It will be shown that an Angel dwelt literally in the most Holy
Place, over the ark. It is therefore fitting that He
should be called "the Holy One of
Israel". Angels are fundamentally linked with God's holiness- their
presence on earth has made the very ground on which they stand holy
(Ex. 3:5; Josh. 5:15). Maybe the holy place and "holy things" of
the tabernacle were holy because of the physical presence of the
Angel in the tabernacle? Hence when the glory-Angel departed from
the temple at the Captivity as described in Ezekiel, the holy things
lost their holiness so that God allowed them to be used in idol
worship; contrast this with the judgements on the Philistines for
just possessing the ark in days of closer Angelic presence.
Passage after passage, with varying degrees of conviction, connect
the "holy one" with this Angel:
- 2 Kings 19:22 describes Sennacherib's scorn of the "Holy One
of Israel"; the record shows how this scorn was punished by the
Angel going forth from the temple and slaying the Assyrians, perhaps
linking this Angel with the "Holy One" (for more on this
see 'Angels and the Assyrian Invasion’ in Chapter 10). The very
frequent mention of the Holy One of Israel in Isaiah falls into
place once the immediate context of the Angel saving Hezekiah
from the Assyrians is understood. Isaiah's prophecies of the restoration
were primarily fulfilled through the same Angel (see Chapter 11,'Angels
and the restoration').
- Jer. 51:5: “For Israel is not forsaken, nor Judah, of his God,
of Yahweh of hosts; though their land is full of guilt against
the Holy One of Israel”. Yahweh of Hosts [Angels], the God of
Israel and the “Holy One of Israel” are all equated here. Surely
the point is that Israel’s Angel had been sinned against, yet
still He had not left His people.
- Ps. 89 has many Angelic allusions:
v. 1,3 "I will sing of the mercies (promises) of the Lord.
. . I have made a covenant with . . . David". The promises to
both the patriarchs and David were made by Angels
v. 7 "God is greatly to be feared in the assembly of the saints"-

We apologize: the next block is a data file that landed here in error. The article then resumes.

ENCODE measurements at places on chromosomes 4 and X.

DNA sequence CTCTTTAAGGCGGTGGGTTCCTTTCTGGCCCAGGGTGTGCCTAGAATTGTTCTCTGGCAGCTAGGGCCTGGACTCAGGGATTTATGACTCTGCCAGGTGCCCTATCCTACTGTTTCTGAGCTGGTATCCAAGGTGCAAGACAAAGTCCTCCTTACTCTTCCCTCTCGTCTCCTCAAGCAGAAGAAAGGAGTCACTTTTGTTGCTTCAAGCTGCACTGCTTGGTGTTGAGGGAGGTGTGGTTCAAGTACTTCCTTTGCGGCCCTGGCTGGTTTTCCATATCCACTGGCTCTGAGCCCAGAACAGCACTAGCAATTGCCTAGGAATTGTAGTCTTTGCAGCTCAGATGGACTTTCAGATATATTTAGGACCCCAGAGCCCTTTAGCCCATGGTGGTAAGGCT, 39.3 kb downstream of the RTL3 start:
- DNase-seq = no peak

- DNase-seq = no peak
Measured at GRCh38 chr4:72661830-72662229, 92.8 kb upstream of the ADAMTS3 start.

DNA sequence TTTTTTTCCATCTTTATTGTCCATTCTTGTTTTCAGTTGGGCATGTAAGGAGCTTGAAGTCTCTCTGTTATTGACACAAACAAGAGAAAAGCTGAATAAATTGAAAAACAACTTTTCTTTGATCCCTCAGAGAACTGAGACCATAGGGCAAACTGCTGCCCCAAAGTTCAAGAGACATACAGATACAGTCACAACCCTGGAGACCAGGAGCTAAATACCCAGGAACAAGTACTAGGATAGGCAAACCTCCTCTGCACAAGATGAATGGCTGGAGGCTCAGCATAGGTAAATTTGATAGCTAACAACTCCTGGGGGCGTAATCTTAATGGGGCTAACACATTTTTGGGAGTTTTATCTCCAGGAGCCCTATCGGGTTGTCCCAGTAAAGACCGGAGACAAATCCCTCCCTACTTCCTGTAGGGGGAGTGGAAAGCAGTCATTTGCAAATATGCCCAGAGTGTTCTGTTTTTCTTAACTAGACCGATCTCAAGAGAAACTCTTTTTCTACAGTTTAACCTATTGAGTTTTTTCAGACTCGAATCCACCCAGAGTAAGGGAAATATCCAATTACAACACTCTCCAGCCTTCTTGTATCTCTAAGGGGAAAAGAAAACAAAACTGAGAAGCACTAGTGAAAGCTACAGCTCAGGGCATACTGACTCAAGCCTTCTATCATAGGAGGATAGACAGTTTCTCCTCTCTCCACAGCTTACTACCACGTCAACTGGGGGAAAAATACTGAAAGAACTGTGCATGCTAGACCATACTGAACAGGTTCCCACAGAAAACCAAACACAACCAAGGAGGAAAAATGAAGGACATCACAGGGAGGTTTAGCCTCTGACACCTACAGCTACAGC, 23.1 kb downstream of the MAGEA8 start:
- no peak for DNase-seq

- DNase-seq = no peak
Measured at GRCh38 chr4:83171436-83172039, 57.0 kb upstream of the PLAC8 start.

the council of Angels (as 1 Kings 2:20; Gen. 1:26; Job 1).
v. 8 "God of Hosts" (Angels)
v. 11 "As for the world. . Thou hast founded them"- work performed
by the Angels.
v. 15 "the light of Thy countenance"- the Angel shining forth
from the temple on the day of Atonement .
v. 18 "The Holy One of Israel is our king"- David recognized
that the Angel of Israel was their real king, not him.
v. 19 "then Thou spakest in vision to Thy Holy One (i. e. of
v. 18), and saidst (the promises to David)". The promises were
thus made to David by God Himself commanding an Angel- the "Holy
One"- to give them to David.
v. 20 "I have found David My servant"- the language of Ps.
78:70-72 about David, a Psalm which definitely concerns the
work of the Angels.
- "The Lord of Hosts. . shall kindle a burning. . the light of
Israel shall be for a fire, and His Holy One for a flame, and
it shall burn. . "(Is. 10:16,17). "He maketh His Angels. . a flame
of fire "(Ps. 104:4)- like the Angel in the bush with Moses.
- "The Holy One of Jacob. . the God of Israel" (Is. 29:23). The
God of Jacob (Israel) was an Angel.
- "God came from Teman, and the Holy One from Mount Paran" (Hab.
3:3). The chapter goes on to describe the Angelic-cherubim march
leading the Israelites through the Red Sea and the wilderness.
Ps. 78:41 also describes the wilderness Angel as the "Holy One"
(for the Angelic context of Ps. 78 see Chapter 10).
- "The Lord of Hosts"- clearly an Angelic term- is often linked
with the "Holy One of Israel":
"Our redeemer, the Lord of Hosts is His Name, the Holy One
of Israel" (Is. 47:4)
"The Lord of Hosts is His
Name; and thy redeemer, the Holy One of Israel" (Is. 54:5)
"Israel hath not been forsaken. . of the Lord of Hosts; though
their land was filled with sin against the Holy One of Israel"
(Jer. 51:5- and also cp. Is. 48:17 with Jer. 50:34).
To which add: "Holy, Holy, Holy is the Lord of Hosts" (Is. 6:3).